From very early on, Bayard, an official at the Ministry of Finance, took an interest in the development of photography. He invented a process for fixing positive images directly on to paper and presented it, unsuccessfully, to two members of the French Daguerreotype Commission. Unfortunately for him, it was Daguerre's process which, from 1839, attracted all the attention of the government and the public. At the same time in Great Britain, Fox Talbot revealed the negative-positive process, destined to have a great future, a technique that Bayard had tried without much conviction. In the end, his process for direct positives remained an isolated experiment.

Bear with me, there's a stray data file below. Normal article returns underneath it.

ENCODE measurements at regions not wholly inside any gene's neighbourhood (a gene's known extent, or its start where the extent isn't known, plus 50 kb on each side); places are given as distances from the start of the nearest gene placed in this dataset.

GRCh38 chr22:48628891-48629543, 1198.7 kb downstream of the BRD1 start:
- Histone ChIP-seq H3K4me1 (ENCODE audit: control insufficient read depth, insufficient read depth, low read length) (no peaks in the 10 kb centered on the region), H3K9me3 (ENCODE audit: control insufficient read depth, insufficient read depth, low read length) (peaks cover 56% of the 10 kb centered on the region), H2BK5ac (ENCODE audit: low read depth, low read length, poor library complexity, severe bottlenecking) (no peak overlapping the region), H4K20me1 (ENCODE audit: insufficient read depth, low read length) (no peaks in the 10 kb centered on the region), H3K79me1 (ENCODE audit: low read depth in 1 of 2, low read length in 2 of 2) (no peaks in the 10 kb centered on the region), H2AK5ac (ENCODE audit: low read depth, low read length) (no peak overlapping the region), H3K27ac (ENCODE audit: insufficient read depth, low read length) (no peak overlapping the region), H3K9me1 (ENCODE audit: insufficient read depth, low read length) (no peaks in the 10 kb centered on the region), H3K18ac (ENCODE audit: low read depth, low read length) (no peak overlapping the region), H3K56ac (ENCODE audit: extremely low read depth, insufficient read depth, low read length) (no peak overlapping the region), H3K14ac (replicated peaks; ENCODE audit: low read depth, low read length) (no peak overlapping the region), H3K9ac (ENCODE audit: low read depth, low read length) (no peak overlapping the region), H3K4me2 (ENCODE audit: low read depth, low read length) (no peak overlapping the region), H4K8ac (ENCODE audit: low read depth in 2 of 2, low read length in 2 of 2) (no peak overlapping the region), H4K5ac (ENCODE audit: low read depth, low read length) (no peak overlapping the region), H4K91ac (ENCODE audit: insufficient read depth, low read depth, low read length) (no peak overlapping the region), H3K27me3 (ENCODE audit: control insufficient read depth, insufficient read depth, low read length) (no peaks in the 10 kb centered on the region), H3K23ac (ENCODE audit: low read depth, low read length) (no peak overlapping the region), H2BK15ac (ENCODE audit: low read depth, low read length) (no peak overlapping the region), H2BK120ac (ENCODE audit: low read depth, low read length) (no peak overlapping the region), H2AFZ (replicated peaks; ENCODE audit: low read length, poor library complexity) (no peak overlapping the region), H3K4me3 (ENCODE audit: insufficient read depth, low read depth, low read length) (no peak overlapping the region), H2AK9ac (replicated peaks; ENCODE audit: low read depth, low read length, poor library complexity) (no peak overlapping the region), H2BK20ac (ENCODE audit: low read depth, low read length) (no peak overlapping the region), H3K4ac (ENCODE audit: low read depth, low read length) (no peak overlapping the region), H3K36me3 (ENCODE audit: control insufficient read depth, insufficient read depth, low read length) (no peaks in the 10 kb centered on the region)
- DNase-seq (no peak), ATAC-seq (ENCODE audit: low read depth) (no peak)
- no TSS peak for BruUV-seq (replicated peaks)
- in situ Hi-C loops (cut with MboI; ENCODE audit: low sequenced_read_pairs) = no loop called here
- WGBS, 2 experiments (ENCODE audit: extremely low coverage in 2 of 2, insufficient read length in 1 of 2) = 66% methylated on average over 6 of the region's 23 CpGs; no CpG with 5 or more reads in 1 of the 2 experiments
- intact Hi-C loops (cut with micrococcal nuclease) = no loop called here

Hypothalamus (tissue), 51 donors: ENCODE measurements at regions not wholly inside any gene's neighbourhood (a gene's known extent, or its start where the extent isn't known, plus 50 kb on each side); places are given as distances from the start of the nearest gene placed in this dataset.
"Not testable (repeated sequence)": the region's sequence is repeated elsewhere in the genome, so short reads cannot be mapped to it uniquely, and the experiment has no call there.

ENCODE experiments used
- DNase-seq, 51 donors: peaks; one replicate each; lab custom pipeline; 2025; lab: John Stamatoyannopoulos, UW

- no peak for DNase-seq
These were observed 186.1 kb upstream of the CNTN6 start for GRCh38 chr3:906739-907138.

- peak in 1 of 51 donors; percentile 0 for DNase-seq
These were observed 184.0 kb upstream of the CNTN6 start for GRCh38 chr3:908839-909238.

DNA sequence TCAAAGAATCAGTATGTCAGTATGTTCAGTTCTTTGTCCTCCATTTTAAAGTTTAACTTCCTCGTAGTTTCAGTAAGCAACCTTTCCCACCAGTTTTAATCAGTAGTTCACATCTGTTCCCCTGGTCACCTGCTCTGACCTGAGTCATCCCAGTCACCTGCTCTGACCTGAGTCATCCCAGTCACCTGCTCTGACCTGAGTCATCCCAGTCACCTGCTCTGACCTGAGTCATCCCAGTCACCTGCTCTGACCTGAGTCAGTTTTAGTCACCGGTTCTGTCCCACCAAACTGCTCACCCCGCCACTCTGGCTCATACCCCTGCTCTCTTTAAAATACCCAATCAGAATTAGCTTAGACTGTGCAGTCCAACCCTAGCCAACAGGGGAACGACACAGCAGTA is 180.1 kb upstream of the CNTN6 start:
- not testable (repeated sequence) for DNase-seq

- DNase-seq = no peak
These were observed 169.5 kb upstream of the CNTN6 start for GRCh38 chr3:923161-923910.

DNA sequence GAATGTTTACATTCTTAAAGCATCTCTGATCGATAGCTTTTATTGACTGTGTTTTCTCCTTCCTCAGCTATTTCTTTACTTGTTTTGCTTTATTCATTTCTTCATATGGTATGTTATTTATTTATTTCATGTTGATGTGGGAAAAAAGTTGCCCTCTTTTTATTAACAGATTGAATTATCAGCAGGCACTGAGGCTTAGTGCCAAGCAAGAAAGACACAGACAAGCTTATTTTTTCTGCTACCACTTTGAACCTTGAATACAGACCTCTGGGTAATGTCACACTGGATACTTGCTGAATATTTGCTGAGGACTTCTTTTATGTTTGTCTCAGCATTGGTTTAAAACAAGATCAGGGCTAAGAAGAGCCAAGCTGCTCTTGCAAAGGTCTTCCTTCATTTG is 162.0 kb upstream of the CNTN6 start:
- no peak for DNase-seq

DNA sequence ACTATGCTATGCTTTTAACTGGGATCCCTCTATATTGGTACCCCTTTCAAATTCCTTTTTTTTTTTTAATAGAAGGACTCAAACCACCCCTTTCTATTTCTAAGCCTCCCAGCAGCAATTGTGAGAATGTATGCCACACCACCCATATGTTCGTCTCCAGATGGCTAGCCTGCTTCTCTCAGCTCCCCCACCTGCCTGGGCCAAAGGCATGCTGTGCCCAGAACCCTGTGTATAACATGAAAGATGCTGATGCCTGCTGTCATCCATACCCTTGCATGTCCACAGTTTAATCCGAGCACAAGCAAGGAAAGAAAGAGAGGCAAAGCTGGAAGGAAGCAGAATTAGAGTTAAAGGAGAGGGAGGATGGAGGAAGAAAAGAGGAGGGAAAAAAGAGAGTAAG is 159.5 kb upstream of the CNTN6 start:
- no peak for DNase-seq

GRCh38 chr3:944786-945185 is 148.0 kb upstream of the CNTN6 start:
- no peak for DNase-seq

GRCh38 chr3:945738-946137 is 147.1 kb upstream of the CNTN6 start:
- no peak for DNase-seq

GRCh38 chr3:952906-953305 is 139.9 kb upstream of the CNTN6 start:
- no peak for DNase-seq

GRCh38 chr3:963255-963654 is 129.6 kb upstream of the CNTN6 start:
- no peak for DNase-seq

But these disappointments did not prevent him from becoming an accomplished photographer, whose interest lay in images of the street, of architecture and of reproductions of works of art. For his direct positives, Bayard also used his collection of plaster casts. He laid them out in different combinations, sometimes posing among them himself. These objects had the double advantage of reflecting the light well because they were white, while giving the photographer a free hand in his choice of scene. In 1869, the publisher Louis-Désiré Blanquart-Evrard (1802-1872) featured this image as the first illustration in his work Photography, its origins, its progress, and its transformations, along with a tribute to Bayard whom he considered to be "the most ingenious and skilful of our photographers".